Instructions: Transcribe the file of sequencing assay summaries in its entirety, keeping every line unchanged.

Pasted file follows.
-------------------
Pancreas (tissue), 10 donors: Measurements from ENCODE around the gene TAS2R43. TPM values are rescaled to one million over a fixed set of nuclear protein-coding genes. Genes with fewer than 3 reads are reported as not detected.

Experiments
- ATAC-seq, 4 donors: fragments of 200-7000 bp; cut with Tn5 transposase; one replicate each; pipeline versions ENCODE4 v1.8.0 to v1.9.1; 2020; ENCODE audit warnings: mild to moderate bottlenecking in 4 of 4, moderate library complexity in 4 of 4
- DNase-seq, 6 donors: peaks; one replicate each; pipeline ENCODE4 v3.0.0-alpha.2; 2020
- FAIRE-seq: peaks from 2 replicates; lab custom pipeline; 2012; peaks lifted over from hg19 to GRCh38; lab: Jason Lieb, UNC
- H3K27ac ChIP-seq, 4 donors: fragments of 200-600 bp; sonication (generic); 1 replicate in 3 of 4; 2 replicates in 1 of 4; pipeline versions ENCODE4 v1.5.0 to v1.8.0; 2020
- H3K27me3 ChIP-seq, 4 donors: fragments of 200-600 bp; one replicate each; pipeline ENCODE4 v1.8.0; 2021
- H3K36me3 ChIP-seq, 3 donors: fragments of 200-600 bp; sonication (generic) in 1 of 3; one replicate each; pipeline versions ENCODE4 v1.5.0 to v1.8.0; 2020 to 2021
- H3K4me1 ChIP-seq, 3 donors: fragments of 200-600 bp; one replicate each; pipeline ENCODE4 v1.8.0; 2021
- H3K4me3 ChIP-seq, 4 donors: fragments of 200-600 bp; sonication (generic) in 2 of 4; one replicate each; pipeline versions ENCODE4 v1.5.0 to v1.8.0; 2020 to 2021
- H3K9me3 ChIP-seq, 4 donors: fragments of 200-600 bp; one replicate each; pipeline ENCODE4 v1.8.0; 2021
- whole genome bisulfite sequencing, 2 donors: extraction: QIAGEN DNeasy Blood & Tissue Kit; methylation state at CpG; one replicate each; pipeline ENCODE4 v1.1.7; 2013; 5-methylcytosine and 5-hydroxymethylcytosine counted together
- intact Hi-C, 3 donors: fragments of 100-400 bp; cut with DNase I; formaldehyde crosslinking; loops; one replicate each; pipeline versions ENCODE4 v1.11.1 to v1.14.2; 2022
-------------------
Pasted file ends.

Pancreas (tissue), 10 donors: Measurements from ENCODE around the gene TAS2R43. TPM values are rescaled to one million over a fixed set of nuclear protein-coding genes. Genes with fewer than 3 reads are reported as not detected.

Experiments
- ATAC-seq, 4 donors: fragments of 200-7000 bp; cut with Tn5 transposase; one replicate each; pipeline versions ENCODE4 v1.8.0 to v1.9.1; 2020; ENCODE audit warnings: mild to moderate bottlenecking in 4 of 4, moderate library complexity in 4 of 4
- DNase-seq, 6 donors: peaks; one replicate each; pipeline ENCODE4 v3.0.0-alpha.2; 2020
- FAIRE-seq: peaks from 2 replicates; lab custom pipeline; 2012; peaks lifted over from hg19 to GRCh38; lab: Jason Lieb, UNC
- H3K27ac ChIP-seq, 4 donors: fragments of 200-600 bp; sonication (generic); 1 replicate in 3 of 4; 2 replicates in 1 of 4; pipeline versions ENCODE4 v1.5.0 to v1.8.0; 2020
- H3K27me3 ChIP-seq, 4 donors: fragments of 200-600 bp; one replicate each; pipeline ENCODE4 v1.8.0; 2021
- H3K36me3 ChIP-seq, 3 donors: fragments of 200-600 bp; sonication (generic) in 1 of 3; one replicate each; pipeline versions ENCODE4 v1.5.0 to v1.8.0; 2020 to 2021
- H3K4me1 ChIP-seq, 3 donors: fragments of 200-600 bp; one replicate each; pipeline ENCODE4 v1.8.0; 2021
- H3K4me3 ChIP-seq, 4 donors: fragments of 200-600 bp; sonication (generic) in 2 of 4; one replicate each; pipeline versions ENCODE4 v1.5.0 to v1.8.0; 2020 to 2021
- H3K9me3 ChIP-seq, 4 donors: fragments of 200-600 bp; one replicate each; pipeline ENCODE4 v1.8.0; 2021
- whole genome bisulfite sequencing, 2 donors: extraction: QIAGEN DNeasy Blood & Tissue Kit; methylation state at CpG; one replicate each; pipeline ENCODE4 v1.1.7; 2013; 5-methylcytosine and 5-hydroxymethylcytosine counted together
- intact Hi-C, 3 donors: fragments of 100-400 bp; cut with DNase I; formaldehyde crosslinking; loops; one replicate each; pipeline versions ENCODE4 v1.11.1 to v1.14.2; 2022